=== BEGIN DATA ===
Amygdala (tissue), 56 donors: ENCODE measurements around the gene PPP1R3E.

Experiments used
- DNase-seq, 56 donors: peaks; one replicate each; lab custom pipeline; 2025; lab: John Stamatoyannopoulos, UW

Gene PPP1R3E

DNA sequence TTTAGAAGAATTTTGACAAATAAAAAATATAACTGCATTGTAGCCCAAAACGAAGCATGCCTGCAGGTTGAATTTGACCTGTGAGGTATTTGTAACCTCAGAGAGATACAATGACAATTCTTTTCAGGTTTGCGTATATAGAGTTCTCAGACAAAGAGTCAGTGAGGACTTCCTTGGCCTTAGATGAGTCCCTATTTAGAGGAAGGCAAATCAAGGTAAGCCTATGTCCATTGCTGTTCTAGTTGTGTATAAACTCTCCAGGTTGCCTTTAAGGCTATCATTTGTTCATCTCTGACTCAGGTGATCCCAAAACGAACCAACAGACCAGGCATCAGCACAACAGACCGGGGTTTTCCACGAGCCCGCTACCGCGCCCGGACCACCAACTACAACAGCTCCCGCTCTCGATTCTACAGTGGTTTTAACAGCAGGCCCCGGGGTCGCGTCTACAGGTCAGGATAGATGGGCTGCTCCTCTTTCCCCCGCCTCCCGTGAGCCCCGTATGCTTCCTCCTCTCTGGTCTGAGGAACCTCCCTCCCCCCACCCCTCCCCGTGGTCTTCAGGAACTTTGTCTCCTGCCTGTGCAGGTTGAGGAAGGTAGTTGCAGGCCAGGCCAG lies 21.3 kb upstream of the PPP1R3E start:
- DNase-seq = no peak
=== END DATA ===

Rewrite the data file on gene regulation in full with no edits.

Amygdala (tissue), 56 donors: ENCODE measurements around the gene PPP1R3E.

Experiments used
- DNase-seq, 56 donors: peaks; one replicate each; lab custom pipeline; 2025; lab: John Stamatoyannopoulos, UW

Gene PPP1R3E

DNA sequence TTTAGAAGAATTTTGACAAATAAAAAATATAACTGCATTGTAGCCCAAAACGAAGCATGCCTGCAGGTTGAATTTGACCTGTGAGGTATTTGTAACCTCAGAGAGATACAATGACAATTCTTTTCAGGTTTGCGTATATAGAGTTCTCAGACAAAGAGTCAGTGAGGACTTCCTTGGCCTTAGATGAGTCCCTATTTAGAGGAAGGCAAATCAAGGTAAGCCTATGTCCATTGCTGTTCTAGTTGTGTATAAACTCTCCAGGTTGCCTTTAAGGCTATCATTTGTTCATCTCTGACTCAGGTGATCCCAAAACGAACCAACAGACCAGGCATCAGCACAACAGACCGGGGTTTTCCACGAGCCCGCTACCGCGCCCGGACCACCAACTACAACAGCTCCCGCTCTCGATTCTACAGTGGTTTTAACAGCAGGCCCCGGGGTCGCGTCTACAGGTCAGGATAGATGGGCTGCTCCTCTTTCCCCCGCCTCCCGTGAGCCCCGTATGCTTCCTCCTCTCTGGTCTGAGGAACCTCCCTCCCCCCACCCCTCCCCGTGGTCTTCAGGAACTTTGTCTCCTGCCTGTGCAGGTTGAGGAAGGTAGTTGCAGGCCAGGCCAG lies 21.3 kb upstream of the PPP1R3E start:
- DNase-seq = no peak